Melbourne’s burger lovers went into mourning in June when Smith Street’s Rockwell & Sons closed its doors. The restaurant’s famed Double Patty Smash burger is no more – but in its place will be hot loaves straight “out of the dark” oven when Falco Bakery opens in November.
“Rockwell was a bit polarising in what we offered. Not everyone wanted to eat cheeseburgers and fried chicken. Everyone’s a bit more health conscious. This is kind of a result of that,” chef and co-owner Casey Wall tells Broadsheet.
Falco Bakery is from Wall, Manu Potoi and Michael Bascetta (Liberty Group, also behind Capitano and Bar Liberty) and is named after the Austrian singer (“Rock Me Amadeus is the jam,” says Wall). To run the bakery they are bringing on former Tivoli Road and Tartine baker Christine Tran (also a co-owner), who is working with Wall towards an updated take on a classic Australian bakery.
“They’re the epicentres of the community when you go to small towns. I go around rural Victoria a lot – I ride my bike way too much,” says Wall. “You roll into a town and that’s where you gravitate towards.”
The space will be designed by Chris James Design Studio which also took care of the fit-out at Capitano and Bascetta’s co-working space Worksmith. Most of the site will be given over to the bakery, but there will be 25 seats if you want to eat in. Currently in the works for the menu are savoury morning pastries, sandwiches and 15 to 18 different pies such as a Double Patty Smash pie as a memorial to the old joint’s most popular item.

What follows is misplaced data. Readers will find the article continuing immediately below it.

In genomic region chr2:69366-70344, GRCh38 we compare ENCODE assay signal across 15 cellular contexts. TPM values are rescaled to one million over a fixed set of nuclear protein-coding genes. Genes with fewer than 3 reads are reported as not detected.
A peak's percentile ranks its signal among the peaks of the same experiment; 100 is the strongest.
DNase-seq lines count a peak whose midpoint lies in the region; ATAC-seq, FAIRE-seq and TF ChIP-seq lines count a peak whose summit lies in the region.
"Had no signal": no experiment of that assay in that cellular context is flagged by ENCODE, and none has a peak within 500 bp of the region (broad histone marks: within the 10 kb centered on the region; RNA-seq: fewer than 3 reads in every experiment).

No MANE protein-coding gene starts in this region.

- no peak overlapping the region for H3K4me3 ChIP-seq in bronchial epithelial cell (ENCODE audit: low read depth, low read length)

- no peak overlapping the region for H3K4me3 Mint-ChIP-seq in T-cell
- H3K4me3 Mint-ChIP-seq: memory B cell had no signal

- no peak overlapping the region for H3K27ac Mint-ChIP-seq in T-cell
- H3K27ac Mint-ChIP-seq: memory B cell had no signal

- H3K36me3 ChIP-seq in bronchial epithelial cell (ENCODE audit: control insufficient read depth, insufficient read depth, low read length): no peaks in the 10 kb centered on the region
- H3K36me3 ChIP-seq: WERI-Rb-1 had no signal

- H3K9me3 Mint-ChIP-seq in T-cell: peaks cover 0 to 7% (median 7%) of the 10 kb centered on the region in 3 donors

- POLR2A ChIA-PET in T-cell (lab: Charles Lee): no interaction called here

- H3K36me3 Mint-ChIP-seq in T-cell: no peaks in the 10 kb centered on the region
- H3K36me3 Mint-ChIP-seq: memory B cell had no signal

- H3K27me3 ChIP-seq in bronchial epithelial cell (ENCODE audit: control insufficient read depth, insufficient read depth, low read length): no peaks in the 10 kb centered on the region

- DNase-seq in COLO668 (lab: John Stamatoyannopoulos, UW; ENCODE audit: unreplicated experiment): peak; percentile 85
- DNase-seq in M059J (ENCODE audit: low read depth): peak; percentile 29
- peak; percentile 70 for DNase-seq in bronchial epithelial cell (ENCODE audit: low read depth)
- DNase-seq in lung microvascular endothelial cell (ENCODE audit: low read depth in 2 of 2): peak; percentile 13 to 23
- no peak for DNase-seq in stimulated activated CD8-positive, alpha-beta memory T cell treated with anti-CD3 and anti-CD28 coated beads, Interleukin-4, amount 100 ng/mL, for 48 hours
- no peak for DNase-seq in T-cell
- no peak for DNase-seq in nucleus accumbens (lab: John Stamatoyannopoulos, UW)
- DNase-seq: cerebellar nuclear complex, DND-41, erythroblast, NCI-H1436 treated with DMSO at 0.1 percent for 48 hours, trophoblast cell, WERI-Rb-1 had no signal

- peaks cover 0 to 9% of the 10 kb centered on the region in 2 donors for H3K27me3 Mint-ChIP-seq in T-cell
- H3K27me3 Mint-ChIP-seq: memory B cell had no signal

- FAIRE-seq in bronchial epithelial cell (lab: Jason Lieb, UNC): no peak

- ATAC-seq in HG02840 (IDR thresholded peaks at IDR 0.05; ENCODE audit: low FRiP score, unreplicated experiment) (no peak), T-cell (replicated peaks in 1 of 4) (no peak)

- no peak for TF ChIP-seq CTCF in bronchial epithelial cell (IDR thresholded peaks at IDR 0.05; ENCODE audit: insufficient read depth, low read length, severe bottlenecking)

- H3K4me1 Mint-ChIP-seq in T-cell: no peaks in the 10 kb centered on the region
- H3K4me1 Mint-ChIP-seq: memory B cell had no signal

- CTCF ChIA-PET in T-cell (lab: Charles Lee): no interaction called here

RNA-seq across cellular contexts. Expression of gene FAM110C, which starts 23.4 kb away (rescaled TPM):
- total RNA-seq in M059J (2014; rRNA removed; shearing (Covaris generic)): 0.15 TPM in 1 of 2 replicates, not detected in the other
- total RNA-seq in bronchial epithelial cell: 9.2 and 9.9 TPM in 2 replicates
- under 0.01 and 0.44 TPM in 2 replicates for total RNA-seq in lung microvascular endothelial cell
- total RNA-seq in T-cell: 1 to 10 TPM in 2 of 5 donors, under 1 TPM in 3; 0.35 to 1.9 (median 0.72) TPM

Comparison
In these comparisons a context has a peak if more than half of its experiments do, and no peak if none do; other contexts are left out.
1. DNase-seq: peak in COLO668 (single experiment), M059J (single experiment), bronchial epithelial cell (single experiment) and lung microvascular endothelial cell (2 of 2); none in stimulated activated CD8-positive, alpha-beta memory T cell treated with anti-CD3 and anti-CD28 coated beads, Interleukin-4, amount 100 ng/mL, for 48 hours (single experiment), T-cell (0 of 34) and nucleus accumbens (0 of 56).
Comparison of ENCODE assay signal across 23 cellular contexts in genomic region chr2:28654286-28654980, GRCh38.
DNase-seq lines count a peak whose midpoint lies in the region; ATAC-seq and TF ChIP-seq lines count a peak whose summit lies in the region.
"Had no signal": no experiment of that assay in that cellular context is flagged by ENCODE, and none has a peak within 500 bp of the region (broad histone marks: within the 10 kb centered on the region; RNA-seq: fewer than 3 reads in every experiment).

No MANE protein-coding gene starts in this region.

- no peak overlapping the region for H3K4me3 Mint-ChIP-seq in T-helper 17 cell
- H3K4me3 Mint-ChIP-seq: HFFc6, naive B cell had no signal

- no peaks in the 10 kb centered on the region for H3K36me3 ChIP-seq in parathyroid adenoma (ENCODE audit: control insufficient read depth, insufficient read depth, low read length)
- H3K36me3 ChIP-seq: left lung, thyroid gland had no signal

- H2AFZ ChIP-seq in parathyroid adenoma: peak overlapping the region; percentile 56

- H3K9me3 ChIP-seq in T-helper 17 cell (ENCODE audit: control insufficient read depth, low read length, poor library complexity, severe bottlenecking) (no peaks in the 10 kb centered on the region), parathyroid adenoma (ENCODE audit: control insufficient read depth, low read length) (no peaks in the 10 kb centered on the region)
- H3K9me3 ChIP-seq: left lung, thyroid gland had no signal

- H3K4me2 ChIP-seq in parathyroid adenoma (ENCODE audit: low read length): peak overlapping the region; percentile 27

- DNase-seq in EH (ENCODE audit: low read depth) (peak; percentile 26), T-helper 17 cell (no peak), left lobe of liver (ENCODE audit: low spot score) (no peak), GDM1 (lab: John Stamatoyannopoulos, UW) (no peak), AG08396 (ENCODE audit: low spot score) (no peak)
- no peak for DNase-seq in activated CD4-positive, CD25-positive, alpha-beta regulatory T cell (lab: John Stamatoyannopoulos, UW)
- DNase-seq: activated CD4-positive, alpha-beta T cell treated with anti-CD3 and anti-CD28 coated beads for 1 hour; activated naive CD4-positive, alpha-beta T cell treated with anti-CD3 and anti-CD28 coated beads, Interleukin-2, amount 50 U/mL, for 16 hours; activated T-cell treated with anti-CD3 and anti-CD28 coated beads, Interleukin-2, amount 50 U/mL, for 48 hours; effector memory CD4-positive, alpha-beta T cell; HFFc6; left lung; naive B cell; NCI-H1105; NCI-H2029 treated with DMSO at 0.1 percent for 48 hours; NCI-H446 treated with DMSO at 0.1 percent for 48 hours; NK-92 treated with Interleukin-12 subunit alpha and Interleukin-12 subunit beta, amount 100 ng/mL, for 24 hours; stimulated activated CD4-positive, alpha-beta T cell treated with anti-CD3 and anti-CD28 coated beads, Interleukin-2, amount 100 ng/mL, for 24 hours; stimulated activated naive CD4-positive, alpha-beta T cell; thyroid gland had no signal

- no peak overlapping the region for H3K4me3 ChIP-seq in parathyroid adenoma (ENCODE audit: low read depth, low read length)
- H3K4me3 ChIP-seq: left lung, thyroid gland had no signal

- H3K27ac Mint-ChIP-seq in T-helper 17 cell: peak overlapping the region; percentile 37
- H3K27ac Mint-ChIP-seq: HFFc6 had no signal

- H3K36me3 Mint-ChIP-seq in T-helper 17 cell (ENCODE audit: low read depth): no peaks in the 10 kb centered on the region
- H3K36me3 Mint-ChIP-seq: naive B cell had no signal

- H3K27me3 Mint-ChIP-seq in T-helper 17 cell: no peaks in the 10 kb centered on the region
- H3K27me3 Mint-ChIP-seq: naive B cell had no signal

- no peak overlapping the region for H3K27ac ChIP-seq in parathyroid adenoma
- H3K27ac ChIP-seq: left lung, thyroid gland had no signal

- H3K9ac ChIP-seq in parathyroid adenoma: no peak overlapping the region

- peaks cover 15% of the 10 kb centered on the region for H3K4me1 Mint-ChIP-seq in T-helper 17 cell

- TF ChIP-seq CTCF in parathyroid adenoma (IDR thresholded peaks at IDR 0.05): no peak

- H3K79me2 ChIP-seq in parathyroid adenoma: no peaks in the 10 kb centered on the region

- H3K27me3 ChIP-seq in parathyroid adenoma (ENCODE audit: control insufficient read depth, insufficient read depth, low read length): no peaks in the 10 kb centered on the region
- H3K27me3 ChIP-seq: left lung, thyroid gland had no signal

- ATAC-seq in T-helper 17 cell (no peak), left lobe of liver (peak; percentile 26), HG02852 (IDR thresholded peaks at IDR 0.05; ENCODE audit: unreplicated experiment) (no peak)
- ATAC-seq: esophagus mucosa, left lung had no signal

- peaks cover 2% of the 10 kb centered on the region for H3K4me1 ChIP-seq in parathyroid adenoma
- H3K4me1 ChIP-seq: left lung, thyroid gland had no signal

“We’ll be making the pastry [for the pies] in-house. We’ll be using butter instead of shortening," says Wall. “Christine is a trained baker and I’m a chef so we can come together and help each other come from different angles.”
Given Wall was born in the US, he has a less sentimental take on some Australian bakery staples that will be updated at Falco Bakery.
“Since I’m not Australian I don’t have some of the cultural attachment to some of the things that are served. Vanilla slices to me aren’t that great, although I know some people love them. The texture can be a bit off-putting,” says Wall.
“I really like neenish tarts,” he continues. “The technicolour pink icing on top, nothing about it looks real. We’ve been playing around with a more natural version of a neenish tart. I don’t think we’ll decorate anything with M&Ms or have icing faces on stuff, but I feel like we can tweak some of those Australian classics and make them a little more natural.”
Falco Bakery is scheduled to open in November at 288 Smith Street, Collingwod.
This article was updated on September 25, 2019 at 4.06pm.